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(Bloomberg) -- Investors welcomed the shareholder-friendly stance adopted by Nestle SA after hedge-fund activist Dan Loeb disclosed a bid to shake up the world’s largest food company.
The stock rose as much as 1.7 percent Wednesday after the company said it plans a 20 billion-franc ($21 billion) buyback and said it’s on the hunt for acquisitions. The move, late Tuesday, came just days after Loeb’s Third Point said he had bought a $3.5 billion stake in the Vevey, Switzerland-based company.
“Nestle’s value-creation model might be seen as a response to recent activist overtures, though the company insists its comprehensive review took place in early 2017,” Charlie Mills, an analyst at Credit Suisse, wrote in a note. “It certainly points to a faster pace of change at the group going forward, with growth the overriding agenda.”
The buyback and other moves signal that new Chief Executive Officer Mark Schneider, who took over this year after a career in health care, is wasting little time in revamping Nestle in response to slowing growth in the food industry. As consumers turn away from sugary snacks and processed products, companies like Nestle and Unilever are coming under pressure from shareholders to boost returns. The Anglo-Dutch company also announced a buyback and other measures in response to a failed takeover approach from Kraft Heinz Co. earlier this year.
Nestle will funnel investment into coffee, pet care, baby food and bottled water and pursue opportunities in consumer health care as it starts its biggest buyback in a decade, the owner of Gerber baby food and Perrier mineral water said.
Tom Russo, partner at Gardner Russo & Gardner, which has 10 percent of its $12 billion under management invested in Nestle, said the plan showed a new willingness to engage with investors under Schneider. Former chief Peter Brabeck-Letmathe once threatened to quit if shareholders didn’t approve plans to make him both CEO and chairman.
“It’s extraordinary,” Russo said. “There’s a huge amount of concession to the proposals. Historically Nestle would have been considered really impregnable. The world no longer offers management the ability to say, ‘Just go away.’”
The buyback was announced after Loeb’s hedge fund company Third Point urged the company to take such a step. The food maker completed its last repurchase in 2015, and Schneider said in February in his first public appearance as chief that buying back stock is a lower priority than reinvesting in Nestle’s business and paying dividends. The company says it has bought back 47 billion francs worth of shares since 2005.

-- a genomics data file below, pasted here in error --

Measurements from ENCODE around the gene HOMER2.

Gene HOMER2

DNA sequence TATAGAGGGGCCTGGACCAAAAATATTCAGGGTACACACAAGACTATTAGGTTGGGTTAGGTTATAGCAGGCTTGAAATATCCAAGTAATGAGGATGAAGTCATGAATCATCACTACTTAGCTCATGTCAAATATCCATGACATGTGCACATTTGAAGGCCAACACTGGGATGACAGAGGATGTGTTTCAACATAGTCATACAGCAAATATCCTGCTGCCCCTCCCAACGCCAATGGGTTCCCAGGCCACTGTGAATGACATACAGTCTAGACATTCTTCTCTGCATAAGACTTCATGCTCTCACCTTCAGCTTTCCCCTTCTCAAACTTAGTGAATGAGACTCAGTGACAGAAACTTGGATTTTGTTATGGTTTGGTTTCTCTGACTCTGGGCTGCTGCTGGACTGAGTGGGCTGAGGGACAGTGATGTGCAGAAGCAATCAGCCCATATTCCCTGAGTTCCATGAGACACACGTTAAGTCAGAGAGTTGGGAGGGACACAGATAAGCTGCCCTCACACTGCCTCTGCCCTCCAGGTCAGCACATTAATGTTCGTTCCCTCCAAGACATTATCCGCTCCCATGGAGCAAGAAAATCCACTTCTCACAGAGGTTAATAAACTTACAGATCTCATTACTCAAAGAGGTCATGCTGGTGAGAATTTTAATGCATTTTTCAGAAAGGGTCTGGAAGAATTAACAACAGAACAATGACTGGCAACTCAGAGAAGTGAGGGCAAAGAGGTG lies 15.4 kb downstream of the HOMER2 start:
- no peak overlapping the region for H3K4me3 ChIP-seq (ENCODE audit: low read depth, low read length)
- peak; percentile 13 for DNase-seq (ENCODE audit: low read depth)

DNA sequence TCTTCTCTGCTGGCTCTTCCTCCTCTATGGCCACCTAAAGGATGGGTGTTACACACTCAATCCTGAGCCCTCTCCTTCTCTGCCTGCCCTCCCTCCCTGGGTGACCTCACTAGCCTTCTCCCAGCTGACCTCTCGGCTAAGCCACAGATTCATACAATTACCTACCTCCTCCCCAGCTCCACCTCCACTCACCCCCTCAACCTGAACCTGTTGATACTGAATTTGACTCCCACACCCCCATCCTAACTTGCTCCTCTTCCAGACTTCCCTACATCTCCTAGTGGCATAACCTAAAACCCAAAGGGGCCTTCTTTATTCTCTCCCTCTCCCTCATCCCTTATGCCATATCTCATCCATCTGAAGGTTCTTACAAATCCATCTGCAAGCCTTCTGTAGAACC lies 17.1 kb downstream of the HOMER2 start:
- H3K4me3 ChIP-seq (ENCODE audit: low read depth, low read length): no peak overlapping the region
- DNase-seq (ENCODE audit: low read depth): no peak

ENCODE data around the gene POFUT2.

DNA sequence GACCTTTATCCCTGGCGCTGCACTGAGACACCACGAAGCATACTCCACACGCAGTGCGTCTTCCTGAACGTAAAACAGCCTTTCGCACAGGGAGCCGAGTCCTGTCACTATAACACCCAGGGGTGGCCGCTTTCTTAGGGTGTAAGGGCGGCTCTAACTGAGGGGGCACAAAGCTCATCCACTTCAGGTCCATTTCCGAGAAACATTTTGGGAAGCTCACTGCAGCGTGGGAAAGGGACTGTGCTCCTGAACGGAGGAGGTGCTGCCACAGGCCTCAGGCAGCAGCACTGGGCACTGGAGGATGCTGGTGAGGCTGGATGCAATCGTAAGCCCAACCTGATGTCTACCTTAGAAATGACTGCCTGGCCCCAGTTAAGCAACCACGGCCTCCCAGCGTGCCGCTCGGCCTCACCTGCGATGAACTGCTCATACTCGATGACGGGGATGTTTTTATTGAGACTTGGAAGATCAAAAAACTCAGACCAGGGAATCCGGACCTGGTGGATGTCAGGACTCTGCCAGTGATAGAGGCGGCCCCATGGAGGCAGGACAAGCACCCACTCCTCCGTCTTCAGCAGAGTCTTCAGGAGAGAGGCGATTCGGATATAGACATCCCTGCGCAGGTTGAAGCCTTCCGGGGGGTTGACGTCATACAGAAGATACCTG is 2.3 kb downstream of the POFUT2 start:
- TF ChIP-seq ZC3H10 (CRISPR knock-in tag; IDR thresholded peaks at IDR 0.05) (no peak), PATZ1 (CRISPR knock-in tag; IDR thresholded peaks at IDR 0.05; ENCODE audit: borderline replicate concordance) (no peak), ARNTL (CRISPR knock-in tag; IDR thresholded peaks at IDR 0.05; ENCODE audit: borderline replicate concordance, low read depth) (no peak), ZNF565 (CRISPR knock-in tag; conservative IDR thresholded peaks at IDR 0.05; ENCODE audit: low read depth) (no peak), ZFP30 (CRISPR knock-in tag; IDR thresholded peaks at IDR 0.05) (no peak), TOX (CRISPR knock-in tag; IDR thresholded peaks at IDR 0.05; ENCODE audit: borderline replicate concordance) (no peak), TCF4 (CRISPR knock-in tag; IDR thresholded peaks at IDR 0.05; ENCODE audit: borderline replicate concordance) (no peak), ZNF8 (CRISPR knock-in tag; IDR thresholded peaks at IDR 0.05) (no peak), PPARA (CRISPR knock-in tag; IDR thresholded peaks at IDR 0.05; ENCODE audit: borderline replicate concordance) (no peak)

Loeb also urged Nestle to sell its 23 percent stake in cosmetics maker L’Oreal SA, eject underperforming brands and take on more debt. Schneider has already announced a review of Nestle’s U.S. confectionery business, including the Butterfinger and BabyRuth brands, but Nestle did not address Loeb’s other demands in its statement.
Third Point did not immediately respond to a request for comment.
Nestle said it will start repurchasing shares July 4 and the program will run through 2020. The company said the buyback will likely be backloaded in 2019 and 2020 to allow for acquisitions. It said it expects a net debt to Ebitda ratio of about 1.5 in 2020.
Nestle said that if it makes a “sizeable” acquisition, it may modify the buyback plan. The company bought Pfizer Inc.’s Wyeth baby nutrition unit for almost $12 billion in 2012, Gerber Baby Foods in 2007 for $5.5 billion and the remainder of its Galderma joint venture with L’Oreal SA for $4.3 billion in 2014.
“It has taken Mark Schneider less than six months to come up with a plan,” said Jean-Philippe Bertschy, an analyst at Bank Vontobel AG. “We believe this is only the tip of the iceberg. The announcement should convince investors who thought it would take time to shake things up in Vevey.”
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